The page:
How Was Your Monday?

Stretched-thin. Weary. Burdened. Busy.

How would you describe your Monday?

Sometimes I feel a little like cell-bound Paul. “But even if I am being poured out like a drink offering on the sacrifice and service coming from your faith, I am glad and rejoice with all of you” (Philippians 2:17). Paul heard a lot of grumbling in and out of his cell. Times were hard. Life was unfair. Christians were expected to honor a demented leader. Paul pulled the “jail” card. Though his brothers and sisters suffered injustice on a daily basis, Paul was chained and confined. Why did they not rejoice as Paul rejoiced?

I once heard someone say that it’s a good thing Paul was jailed so frequently. He certainly was too busy to write epistles when he was free to travel and preach. Even so, jail must have been a maddening experience for a passionate man like Paul. And who can speak to the depths of the persecution he endured?

Paul felt “poured out like a drink offering,” – stretched thin, weary, burdened, busy. I picture an overflowing glass of red wine emptied over a hot, burning sacrifice. The beads of red liquid sizzle and evaporate. It is a holy and yet exhausting image.

But the word “pour” strikes me as significant. In 1 Samuel, Hannah kneels at the altar and mouths a prayer. When questioned by Eli as to her sobriety, Hannah says, “I am a woman who is deeply troubled. I have not been drinking wine or beer; I was pouring out my soul to the Lord” (1 Samuel 1:15). The same image surfaces in my brain: a wine glass poured painfully out until it is emptied.

The image evokes scenes of Christ’s death. His blood poured out painfully until the work is finished, until redemption is completed.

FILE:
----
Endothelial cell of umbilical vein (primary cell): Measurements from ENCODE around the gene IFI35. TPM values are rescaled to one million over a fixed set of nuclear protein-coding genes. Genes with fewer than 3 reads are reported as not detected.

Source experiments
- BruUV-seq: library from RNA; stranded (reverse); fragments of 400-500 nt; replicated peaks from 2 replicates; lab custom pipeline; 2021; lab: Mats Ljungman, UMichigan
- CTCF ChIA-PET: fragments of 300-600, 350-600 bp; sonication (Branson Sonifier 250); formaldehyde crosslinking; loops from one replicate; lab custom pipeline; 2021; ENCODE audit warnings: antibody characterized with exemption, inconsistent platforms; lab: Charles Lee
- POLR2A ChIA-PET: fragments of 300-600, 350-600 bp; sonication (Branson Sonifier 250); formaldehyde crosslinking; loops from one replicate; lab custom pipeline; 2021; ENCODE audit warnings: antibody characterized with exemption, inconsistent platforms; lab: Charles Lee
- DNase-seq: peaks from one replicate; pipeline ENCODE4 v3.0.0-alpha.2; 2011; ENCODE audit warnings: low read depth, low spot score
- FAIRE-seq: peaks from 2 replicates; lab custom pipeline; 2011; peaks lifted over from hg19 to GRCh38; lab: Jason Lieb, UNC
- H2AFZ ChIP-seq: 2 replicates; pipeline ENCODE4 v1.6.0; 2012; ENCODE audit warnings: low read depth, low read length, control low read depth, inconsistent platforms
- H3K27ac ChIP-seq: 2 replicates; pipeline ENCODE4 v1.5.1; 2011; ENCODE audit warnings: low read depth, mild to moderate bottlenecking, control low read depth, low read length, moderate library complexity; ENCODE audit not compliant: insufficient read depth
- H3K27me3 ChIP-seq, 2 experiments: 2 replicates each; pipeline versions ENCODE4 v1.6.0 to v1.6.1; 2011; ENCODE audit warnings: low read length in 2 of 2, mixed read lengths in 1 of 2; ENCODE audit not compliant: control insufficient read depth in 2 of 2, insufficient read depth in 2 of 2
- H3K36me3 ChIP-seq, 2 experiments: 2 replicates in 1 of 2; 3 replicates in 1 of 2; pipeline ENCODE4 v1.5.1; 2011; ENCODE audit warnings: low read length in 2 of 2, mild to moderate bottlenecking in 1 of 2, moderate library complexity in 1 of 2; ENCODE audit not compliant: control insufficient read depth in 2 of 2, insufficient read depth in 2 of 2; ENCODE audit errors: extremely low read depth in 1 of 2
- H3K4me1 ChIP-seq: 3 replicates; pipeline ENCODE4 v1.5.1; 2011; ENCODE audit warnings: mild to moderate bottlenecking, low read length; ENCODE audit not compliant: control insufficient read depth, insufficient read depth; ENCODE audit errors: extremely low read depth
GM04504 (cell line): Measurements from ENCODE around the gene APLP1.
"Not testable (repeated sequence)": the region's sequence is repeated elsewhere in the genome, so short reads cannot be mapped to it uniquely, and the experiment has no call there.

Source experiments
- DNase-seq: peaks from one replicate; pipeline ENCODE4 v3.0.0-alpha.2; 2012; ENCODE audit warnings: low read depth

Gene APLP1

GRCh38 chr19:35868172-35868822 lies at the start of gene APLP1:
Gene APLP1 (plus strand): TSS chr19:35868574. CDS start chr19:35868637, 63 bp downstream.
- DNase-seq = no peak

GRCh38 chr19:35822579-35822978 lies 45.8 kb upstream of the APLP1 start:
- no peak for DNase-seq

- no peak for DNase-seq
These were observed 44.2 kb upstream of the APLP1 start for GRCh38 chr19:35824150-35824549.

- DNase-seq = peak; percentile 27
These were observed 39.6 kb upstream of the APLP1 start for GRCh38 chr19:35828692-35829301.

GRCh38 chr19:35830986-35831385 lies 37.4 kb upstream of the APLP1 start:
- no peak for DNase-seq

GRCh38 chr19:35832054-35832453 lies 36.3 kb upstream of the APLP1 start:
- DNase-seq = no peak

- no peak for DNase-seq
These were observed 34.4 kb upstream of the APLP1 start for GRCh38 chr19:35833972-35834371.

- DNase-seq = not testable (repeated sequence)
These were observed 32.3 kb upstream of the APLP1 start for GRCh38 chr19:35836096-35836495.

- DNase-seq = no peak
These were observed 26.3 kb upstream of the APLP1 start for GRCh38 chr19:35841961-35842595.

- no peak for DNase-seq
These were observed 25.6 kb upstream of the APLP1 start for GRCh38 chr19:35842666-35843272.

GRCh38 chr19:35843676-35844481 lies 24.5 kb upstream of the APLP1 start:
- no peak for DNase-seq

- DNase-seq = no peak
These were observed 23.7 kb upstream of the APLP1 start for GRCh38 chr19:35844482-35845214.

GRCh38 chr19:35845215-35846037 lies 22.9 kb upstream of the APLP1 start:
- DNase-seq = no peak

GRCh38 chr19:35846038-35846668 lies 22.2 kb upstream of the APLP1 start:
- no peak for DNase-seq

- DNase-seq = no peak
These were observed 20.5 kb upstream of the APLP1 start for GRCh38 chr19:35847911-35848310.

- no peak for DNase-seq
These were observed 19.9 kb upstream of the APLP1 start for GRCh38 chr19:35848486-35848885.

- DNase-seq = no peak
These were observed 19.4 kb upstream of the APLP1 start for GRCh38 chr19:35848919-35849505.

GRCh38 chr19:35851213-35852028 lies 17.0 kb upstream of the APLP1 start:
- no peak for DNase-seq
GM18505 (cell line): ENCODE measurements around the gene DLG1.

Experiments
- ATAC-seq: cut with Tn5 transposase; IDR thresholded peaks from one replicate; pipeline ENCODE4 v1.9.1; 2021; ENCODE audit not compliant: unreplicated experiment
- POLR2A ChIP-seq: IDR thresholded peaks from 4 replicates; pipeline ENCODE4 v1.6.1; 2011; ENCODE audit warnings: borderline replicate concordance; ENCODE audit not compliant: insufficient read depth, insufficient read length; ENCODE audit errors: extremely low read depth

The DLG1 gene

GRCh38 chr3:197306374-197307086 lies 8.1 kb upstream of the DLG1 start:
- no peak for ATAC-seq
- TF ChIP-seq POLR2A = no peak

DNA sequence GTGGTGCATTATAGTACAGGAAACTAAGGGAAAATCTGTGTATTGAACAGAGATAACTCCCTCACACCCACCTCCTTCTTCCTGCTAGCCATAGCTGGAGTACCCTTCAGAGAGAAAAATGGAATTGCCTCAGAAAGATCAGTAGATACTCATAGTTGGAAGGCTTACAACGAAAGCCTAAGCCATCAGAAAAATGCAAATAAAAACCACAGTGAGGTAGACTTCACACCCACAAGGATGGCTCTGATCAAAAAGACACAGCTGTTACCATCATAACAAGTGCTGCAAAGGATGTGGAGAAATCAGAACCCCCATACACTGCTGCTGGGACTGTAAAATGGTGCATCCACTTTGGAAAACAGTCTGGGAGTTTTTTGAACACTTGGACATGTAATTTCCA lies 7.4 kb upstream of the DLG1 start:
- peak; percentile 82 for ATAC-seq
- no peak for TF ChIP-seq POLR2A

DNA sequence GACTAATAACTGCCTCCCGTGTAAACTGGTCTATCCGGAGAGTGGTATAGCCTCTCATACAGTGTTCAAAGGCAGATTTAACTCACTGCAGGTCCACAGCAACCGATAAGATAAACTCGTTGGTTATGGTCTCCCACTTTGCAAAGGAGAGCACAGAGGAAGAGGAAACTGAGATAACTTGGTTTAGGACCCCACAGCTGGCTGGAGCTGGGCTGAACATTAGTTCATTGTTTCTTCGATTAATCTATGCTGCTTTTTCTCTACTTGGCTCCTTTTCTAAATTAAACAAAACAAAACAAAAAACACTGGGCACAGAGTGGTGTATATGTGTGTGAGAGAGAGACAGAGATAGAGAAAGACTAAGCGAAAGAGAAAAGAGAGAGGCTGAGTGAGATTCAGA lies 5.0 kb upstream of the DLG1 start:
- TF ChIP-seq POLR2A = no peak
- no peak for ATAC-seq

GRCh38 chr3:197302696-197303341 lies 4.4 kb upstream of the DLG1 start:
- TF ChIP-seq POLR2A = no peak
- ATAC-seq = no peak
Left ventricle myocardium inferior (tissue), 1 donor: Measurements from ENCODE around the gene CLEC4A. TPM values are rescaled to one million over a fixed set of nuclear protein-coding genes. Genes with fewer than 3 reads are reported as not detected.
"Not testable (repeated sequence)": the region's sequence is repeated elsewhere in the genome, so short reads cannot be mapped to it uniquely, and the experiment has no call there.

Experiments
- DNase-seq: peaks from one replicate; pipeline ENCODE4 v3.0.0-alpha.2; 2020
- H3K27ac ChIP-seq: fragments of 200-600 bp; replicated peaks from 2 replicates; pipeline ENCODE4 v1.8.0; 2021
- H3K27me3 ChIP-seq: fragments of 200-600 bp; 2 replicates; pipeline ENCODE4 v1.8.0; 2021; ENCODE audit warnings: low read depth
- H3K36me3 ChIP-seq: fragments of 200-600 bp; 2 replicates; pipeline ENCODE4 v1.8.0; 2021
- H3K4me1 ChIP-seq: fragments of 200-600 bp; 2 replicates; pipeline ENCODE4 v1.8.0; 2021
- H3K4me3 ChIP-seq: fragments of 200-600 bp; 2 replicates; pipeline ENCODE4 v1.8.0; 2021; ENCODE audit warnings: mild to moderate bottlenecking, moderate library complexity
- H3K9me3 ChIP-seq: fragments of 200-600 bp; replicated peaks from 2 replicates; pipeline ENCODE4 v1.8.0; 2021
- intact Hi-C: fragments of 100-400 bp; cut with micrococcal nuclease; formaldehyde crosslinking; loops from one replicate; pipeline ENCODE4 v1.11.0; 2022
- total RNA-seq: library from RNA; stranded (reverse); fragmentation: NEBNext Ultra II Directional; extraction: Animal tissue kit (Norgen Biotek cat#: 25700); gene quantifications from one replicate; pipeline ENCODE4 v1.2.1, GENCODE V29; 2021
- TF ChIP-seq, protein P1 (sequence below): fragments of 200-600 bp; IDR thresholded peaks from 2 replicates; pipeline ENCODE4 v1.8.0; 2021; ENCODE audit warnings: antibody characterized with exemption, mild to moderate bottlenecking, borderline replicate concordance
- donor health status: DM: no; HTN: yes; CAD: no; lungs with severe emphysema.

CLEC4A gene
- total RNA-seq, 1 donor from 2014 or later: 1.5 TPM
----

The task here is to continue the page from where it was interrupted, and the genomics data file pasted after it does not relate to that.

It wearies me to consider my to do list. The job is never done. There will be more to do tomorrow. There will always be more to do. But my focus is all wrong. Jesus says His burden is easy and light. We must keep our eyes fixed on Him, not our earthly obligations, to keep our perspectives light and heavenly. And when we feel poured out and stretched thin, we must do as Hannah does at the altar: we must pour out our souls to the Creator. It is better to empty our hearts of trouble and worry than to reach the point of utter emptiness and depletion. And we must consider that to be emptied of ourselves in order to be made holy is the point of our salvation. What beauty!

Prayer: Thank you, Lord, that even as I feel “poured out” on the altar, You invite me to pour out my soul to You. And thank you that when You empty me of myself, You are making me holy. In Jesus’ name, Amen.

Photo Credit: Michael Reavis Photography, Swan Crests Sunset

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